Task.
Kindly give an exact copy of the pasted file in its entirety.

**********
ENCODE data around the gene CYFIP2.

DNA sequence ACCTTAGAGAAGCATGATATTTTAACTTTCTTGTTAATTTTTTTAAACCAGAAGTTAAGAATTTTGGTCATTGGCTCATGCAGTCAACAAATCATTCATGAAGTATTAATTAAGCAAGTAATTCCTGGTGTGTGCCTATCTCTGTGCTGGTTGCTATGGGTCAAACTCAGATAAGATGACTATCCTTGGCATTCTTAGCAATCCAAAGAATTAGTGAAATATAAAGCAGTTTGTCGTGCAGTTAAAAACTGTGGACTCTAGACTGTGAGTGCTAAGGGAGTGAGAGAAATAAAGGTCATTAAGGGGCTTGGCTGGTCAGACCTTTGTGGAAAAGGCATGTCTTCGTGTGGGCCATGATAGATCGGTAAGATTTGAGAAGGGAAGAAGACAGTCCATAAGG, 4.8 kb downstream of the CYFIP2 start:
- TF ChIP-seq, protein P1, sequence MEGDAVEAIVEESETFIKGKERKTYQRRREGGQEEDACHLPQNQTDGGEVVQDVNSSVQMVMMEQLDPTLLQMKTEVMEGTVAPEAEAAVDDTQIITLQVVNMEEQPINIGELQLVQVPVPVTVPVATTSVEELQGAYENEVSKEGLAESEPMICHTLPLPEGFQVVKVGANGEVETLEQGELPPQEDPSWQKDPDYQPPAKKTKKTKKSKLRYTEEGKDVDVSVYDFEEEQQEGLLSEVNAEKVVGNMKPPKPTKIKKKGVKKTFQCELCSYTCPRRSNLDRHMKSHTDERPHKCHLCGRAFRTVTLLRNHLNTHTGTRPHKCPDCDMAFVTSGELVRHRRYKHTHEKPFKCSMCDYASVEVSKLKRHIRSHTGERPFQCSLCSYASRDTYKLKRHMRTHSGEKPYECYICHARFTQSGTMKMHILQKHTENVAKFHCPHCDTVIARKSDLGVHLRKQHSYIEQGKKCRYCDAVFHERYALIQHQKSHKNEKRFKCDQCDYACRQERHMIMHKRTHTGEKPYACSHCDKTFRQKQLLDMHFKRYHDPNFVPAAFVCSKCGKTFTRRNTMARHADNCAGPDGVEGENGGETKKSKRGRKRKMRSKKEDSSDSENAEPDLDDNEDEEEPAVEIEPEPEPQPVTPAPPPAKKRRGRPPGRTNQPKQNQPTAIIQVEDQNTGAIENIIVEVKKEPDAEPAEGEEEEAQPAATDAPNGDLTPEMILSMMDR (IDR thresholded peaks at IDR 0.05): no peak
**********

ENCODE data around the gene CYFIP2.

DNA sequence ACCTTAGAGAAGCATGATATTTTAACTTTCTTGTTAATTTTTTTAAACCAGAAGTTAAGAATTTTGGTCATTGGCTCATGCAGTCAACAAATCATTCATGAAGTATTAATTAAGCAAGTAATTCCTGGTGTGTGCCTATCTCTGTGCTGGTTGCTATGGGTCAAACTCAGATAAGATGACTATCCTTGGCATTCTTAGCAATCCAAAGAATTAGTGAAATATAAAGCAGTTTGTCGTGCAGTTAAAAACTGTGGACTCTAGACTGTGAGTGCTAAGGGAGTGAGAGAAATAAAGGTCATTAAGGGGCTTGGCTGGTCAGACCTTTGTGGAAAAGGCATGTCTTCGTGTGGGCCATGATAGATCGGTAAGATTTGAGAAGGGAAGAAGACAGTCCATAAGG, 4.8 kb downstream of the CYFIP2 start:
- TF ChIP-seq, protein P1, sequence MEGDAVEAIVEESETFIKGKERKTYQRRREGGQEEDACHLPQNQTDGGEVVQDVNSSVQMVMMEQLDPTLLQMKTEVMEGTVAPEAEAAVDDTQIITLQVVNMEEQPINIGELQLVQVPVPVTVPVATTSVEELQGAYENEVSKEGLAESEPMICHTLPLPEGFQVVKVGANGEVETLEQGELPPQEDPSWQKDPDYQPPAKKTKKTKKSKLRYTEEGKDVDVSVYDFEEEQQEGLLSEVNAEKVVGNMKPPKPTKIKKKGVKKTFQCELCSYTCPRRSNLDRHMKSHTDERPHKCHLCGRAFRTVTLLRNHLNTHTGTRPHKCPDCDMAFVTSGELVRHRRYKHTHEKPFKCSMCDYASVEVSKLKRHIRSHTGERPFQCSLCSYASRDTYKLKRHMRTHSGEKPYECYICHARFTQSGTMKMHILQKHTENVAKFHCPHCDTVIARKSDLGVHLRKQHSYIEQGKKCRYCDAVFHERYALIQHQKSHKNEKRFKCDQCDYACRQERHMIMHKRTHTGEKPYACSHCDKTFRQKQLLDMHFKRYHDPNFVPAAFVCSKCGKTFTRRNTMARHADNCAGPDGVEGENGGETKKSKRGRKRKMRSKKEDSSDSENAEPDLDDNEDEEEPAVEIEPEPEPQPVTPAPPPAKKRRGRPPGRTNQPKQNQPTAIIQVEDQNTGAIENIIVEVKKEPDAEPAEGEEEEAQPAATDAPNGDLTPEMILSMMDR (IDR thresholded peaks at IDR 0.05): no peak